Published On: Fri, Mar 10th, 2017

AMISOM takes stock of its operations in Somalia

AMISOM is seeking a new approach to bringing peace and stability to Somalia.

The AU Special Representative for Somalia and Head of AMISOM Ambassador Francisco Caetano Madeira told a high-level meeting of AU officials, donors and other stakeholders, that the current arrangement that relies on military onslaught against the Al Shabaab militants may not achieve its desired goals, of delivering sustainable stability in the Horn of Africa country.

Ambassador Madeira is asking for a surge in AMISOM troops, to help the new Somalia government and its security forces exercise authority over areas already liberated by the Mission.

“We are now ten years, we have achieved a lot (in the past ten years); we are keeping the government in place; nobody can question that. We are keeping the regional governments in place; we supported the two elections, the latest one, we secured that election; and the president was elected in a very consensual way; we did all these things,” Madeira observed.

AMISOM has been in Somalia for exactly a decade this week. Thus, the two-day meeting in the outskirts of Kenya’s capital Nairobi, is taking stock of the Mission’s performance within that period and charting the next way forward.

The meeting is part of events that culminate in May, to mark ten years of the Mission’s presence in Somalia.

Ambassador Madeira said the Somalia security forces in their current state cannot adequately exercise authority on areas liberated by AMISOM. “The way we handled it militarily is that we’d go there, flash out Al Shabaab and protect the government. We then started training Somalis to take over. We were to liberate Mogadishu (Somali Capital). We felt that we’d do it and the Somalia National Army (SNA) would come in later.”

He stated that SNA has its inadequacies and has not been able to take full charge of Somalia’s security, as it should. “Those who should be fighting expect us to protect them,” he said, adding that AMISOM was fighting Al Shabaab and protecting the Federal Government of Somalia, at the same time.

“It’s time we made it known that AMISOM is not going to stay forever,” he noted.

Pertinent, is to form a full functional national Army, have government exercise authority and address the problems facing the population – historical clan rivalry, land ownership and sharing, power sharing, and reasons that attract the youth to the Al Shabaab, the Head of AMISOM advised.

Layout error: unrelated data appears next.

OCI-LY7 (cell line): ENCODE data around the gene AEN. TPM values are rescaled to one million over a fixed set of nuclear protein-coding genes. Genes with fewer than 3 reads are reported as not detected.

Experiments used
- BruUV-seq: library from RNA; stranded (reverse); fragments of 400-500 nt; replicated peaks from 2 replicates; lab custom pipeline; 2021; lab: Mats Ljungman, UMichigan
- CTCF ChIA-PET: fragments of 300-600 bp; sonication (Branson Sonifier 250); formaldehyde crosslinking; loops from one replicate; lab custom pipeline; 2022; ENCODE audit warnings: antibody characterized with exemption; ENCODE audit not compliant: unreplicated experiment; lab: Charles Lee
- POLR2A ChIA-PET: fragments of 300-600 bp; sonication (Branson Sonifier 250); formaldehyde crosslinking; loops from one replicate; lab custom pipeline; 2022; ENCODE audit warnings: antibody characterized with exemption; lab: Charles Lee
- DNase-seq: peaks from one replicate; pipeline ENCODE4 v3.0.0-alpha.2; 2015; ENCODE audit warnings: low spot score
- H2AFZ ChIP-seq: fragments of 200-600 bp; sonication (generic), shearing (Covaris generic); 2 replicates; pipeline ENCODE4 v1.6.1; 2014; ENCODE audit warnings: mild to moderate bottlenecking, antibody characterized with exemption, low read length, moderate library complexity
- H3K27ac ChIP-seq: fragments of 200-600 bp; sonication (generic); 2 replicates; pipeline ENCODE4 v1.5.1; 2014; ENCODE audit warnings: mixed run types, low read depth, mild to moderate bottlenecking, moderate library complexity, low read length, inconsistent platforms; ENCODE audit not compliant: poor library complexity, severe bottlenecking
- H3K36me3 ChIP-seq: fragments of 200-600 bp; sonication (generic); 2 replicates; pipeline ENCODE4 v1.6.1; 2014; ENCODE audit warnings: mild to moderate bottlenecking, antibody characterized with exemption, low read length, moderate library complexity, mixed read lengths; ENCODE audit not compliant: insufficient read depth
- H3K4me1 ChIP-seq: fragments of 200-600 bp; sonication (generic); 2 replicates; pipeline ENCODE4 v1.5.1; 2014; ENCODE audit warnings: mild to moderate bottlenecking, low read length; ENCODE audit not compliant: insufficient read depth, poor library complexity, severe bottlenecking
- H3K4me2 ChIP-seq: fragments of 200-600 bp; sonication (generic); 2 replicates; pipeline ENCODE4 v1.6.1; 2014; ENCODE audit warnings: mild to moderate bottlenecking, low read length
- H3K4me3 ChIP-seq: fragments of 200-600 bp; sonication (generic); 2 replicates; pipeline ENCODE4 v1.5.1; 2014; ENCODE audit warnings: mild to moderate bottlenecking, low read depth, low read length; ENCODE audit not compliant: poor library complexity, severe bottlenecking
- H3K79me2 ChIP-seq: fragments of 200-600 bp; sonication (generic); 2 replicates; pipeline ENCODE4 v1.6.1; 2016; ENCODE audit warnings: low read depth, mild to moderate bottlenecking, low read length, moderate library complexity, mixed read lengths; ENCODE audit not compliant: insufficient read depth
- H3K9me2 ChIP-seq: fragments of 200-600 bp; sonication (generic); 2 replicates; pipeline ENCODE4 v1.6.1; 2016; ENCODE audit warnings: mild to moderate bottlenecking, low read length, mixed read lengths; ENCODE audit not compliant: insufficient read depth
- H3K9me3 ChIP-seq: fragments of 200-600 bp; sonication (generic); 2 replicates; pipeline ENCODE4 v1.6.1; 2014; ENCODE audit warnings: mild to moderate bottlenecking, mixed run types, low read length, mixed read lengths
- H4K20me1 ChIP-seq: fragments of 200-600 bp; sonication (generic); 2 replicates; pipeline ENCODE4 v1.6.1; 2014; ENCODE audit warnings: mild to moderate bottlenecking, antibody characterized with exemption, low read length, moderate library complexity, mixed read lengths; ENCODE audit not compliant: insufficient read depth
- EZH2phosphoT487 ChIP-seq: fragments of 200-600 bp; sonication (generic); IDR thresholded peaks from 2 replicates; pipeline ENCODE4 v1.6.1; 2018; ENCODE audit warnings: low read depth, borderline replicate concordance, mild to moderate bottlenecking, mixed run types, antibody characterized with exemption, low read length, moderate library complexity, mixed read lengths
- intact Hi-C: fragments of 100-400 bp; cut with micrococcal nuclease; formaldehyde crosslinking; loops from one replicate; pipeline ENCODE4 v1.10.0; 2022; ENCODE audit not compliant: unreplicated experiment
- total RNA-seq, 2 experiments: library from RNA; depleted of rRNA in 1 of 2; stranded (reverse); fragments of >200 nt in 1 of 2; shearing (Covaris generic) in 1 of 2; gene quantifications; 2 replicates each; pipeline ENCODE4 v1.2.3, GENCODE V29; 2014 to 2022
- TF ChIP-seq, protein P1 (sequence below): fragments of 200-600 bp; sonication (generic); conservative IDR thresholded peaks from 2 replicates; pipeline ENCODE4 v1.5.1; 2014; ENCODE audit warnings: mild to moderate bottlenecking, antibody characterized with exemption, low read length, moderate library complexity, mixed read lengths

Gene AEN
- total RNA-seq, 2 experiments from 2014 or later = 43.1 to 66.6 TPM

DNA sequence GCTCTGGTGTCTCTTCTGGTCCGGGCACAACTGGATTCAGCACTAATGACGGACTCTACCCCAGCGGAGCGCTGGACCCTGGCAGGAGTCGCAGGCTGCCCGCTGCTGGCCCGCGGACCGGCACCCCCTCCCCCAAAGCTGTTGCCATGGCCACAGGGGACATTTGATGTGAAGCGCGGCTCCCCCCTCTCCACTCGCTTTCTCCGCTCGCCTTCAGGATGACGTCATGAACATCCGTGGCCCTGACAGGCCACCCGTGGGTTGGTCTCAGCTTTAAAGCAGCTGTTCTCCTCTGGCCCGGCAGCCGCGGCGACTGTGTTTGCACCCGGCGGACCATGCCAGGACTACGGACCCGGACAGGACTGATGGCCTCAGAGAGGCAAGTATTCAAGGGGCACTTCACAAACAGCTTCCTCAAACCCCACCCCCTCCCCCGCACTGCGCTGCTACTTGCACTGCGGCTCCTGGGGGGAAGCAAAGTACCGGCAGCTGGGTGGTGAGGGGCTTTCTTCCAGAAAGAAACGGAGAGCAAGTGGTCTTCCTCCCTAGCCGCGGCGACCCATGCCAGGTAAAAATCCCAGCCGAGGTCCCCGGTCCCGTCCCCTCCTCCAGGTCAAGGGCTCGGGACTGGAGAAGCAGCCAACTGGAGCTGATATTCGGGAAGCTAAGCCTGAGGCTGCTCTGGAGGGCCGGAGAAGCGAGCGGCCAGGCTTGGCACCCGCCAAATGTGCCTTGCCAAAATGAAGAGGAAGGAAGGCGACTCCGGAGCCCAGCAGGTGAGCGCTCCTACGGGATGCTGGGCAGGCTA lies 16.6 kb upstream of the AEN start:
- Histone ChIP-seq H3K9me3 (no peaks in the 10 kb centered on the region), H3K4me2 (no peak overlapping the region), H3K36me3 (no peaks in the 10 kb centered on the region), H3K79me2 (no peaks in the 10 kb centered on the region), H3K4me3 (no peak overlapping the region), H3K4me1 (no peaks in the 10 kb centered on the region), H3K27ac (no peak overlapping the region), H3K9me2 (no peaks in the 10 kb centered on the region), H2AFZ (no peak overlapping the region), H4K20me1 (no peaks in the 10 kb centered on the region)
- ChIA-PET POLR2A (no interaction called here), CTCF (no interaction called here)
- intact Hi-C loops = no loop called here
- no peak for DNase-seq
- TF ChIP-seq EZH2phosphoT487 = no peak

“They (Somalis) have to have an army. And how will that be done? I think again we have identified; these things must be done concomitantly, and what are the things that need to be done concomitantly? We have to form the army, we have to help the government to exercise its authority all throughout the country and we have to have the government address the real problems that are dividing the people of Somalia.”

He drew parallels between the Somalia strife and the terrorism conflict that almost tore apart Algeria and said it was possible to bring peace to the former.

“Algeria succeeded in ending the conflict. They trained their forces.”

“What we are doing in Lower Jubba is what we should have done from the beginning,” he explained, in apparent reference to a region in South Central Somalia, where the SNA and AMISOM troops have actively encountered Al Shabaab.

He urged donors to stay with Somalia at this critical hour, when the country has a promising and forward-looking federal government.

Apart from additional troops, the Mission also requires more funds to engage in a comprehensive approach to peace, which involves not just military response, but also mediation, negotiation and engaging an all-inclusive mechanism to conflict resolution.

“It is also clear that as the mission moves into the next challenging phase of security transition, it should engage with the diverse range of distinguished experts as represented here to ensure the best practise is understood and a clear way forward identified,” Colonel Richard Leakey, the Commander of the British Peace Support Team in Eastern African (BPST-EA) told the meeting.

He described the meeting in Nairobi as critical because its outcome would be a “stepping stone” to talks scheduled May in London, United Kingdom, expected to draw a comprehensive architecture for peace in Somalia. Britain is sponsoring and facilitating the Nairobi meeting.

“London is very interested in these talks,” he said, expressing his gratitude to the African Union Commission for taking up the idea to stabilize Somalia. He added to say that the people in Somalia deserve a chance for a new beginning.

Maj. Gen. Francis Okello, AMISOM former Force Commander, is representing the African Union Commission (AU Commission) at the meeting. He said the outcome of the deliberations would “provide basis for strategic engagement and future of AMISOM”.

The Commission “expects frank, critical, forward-looking and constructive engagement (at the meeting),” Maj. Gen Okello said.

He thanked the BPST-EA for facilitating the workshop.

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